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Such Fun [Us Import] Import

4.0 out of 5 stars 1 customer review

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£18.23 & FREE Delivery in the UK on orders over £20. Details Only 1 left in stock - order soon. Dispatched from and sold by Amazon. Gift-wrap available.

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Product details

  • Audio CD (7 Oct. 2008)
  • Number of Discs: 1
  • Format: Import
  • Label: Red Ink
  • ASIN: B001EOQWJY
  • Other Editions: Vinyl
  • Average Customer Review: 4.0 out of 5 stars  See all reviews (1 customer review)
  • Amazon Bestsellers Rank: 510,684 in Music (See Top 100 in Music)

Track Listings

Disc: 1

  1. Confessor
  2. Hot Night Hounds
  3. Springtime
  4. Down The Mountain
  5. Always Do
  6. Talking
  7. Hardwood Floor
  8. Hair Don't Grow
  9. The Tape
  10. Blue Ridge
  11. Wake

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Top Customer Reviews

By EA Solinas HALL OF FAMETOP 500 REVIEWER on 11 Jan. 2009
Format: Audio CD
Ah, the Annuals. Such trippy, sunshiney, garbly music.

And fortunately they are the kind of bright, enthusiastic indie band that only gets better as they polish their sound -- exhibit A being "Such Fun," which does its best to live up to its title. It takes some weird trips this time -- seemingly simple songs that erupt into more complex sounds and wildly trickly indiepop, mingled with a sort of hallucinogenic Americana folk. There are moments that aren't quite "such fun," but most of them are.

It starts with a strong, powerful guitar melody that slowly begins to trickly sunshiny violins and fiery riffs. And in keeping with "Confessor's" title, there's a faint hint of organ as well. "Pack up and leave everyday/I plant the seed to rip the roots away/And I believe every word you say calls the thunder/and spooks off the pain," Adam Baker croons through a tangle of oxymoronic instrumentation.

They settle down to something far softer with the trickling, acid-tinged sweetness of "Hot Night Hounds"... which suffers frequent eruptions of blasting bass; that in turn is followed by the thumping swirls of the aptly named "Springtime," where you can practically hear the Earth's rhythms revving up again ("And every time it rains/it's the promise that it brings..."). From these songs, you can get a pretty good idea of what the rest of the album will be -- a harmonious clash between gurgly sunlit indiepop and raw indie-rock.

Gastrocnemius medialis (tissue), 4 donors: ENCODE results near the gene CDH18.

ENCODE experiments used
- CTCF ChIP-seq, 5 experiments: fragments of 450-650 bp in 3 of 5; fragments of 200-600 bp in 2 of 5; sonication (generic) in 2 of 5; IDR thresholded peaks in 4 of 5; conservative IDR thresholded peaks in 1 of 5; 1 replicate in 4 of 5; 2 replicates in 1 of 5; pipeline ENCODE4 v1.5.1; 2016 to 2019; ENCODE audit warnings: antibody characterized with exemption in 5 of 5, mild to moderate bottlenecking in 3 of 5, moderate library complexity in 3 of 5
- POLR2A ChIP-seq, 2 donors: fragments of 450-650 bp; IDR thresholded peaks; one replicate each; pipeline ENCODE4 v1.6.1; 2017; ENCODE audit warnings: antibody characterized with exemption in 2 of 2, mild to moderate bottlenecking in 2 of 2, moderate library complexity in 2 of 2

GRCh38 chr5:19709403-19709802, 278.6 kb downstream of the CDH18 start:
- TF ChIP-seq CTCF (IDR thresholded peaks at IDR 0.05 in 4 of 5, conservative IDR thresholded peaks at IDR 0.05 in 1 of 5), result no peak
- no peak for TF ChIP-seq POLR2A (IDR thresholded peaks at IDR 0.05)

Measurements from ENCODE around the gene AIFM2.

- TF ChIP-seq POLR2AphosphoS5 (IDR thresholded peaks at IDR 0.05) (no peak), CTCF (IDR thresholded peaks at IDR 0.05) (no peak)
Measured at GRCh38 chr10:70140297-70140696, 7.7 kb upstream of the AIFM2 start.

Some of the songs like "Always Do" have a country-folk feeling, others have a rough-hewn alt-rock feel, while some having alluringly trippy indiepop.
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Most Helpful Customer Reviews on Amazon.com (beta)

Amazon.com: HASH(0x96407f0c) out of 5 stars 9 reviews
4 of 4 people found the following review helpful
HASH(0x95f10a50) out of 5 stars Do you want it? 16 Oct. 2008
By EA Solinas - Published on Amazon.com
Format: Audio CD
Ah, the Annuals. Such trippy, sunshiney, garbly music.

And fortunately they are the kind of bright, enthusiastic indie band that only gets better as they polish their sound -- exhibit A being "Such Fun," which does its best to live up to its title. It takes some weird trips this time -- seemingly simple songs that erupt into more complex sounds and wildly trickly indiepop, mingled with a sort of hallucinogenic Americana folk. There are moments that aren't quite "such fun," but most of them are.

It starts with a strong, powerful guitar melody that slowly begins to trickly sunshiny violins and fiery riffs. And in keeping with "Confessor's" title, there's a faint hint of organ as well. "Pack up and leave everyday/I plant the seed to rip the roots away/And I believe every word you say calls the thunder/and spooks off the pain," Adam Baker croons through a tangle of oxymoronic instrumentation.

They settle down to something far softer with the trickling, acid-tinged sweetness of "Hot Night Hounds"... which suffers frequent eruptions of blasting bass; that in turn is followed by the thumping swirls of the aptly named "Springtime," where you can practically hear the Earth's rhythms revving up again ("And every time it rains/it's the promise that it brings..."). From these songs, you can get a pretty good idea of what the rest of the album will be -- a harmonious clash between gurgly sunlit indiepop and raw indie-rock.

Some of the songs like "Always Do" have a country-folk feeling, others have a rough-hewn alt-rock feel, while some having alluringly trippy indiepop. But most of the songs sort of straddle all the fences -- we have thumping alt-rockers immersed in warbling melodies, sunny pop melodies that get invaded by cycling electric guitars, hallucinatory indie-rockers that end with acid-orchestrals and clopping hooves. The album hits its high in the finale, where the seemingly ordinary songs -- a flowing piano melody, a folksy string ballad, and a lovably jumbled pop tune -- take on a new sweetness.

Admittedly not all the songs are winners -- a couple like "Talking" feel too close to the generic rock that the music industry has always had too much of. Too little warbling, too little fusing of those seemingly overdone styles.

But fortunately these are the exceptions to the rule that "Such Fun" sets, deftly layering different styles and instrumentals as if they always belonged together. Between the evocative lyrics and the music, it makes you imagine all sorts of things -- some are all about the adrenaline-fueled mountain dances by firelight, and some sound like babbling brooks and morning sunlight shining through the trees. They definitely run the gamut in this album.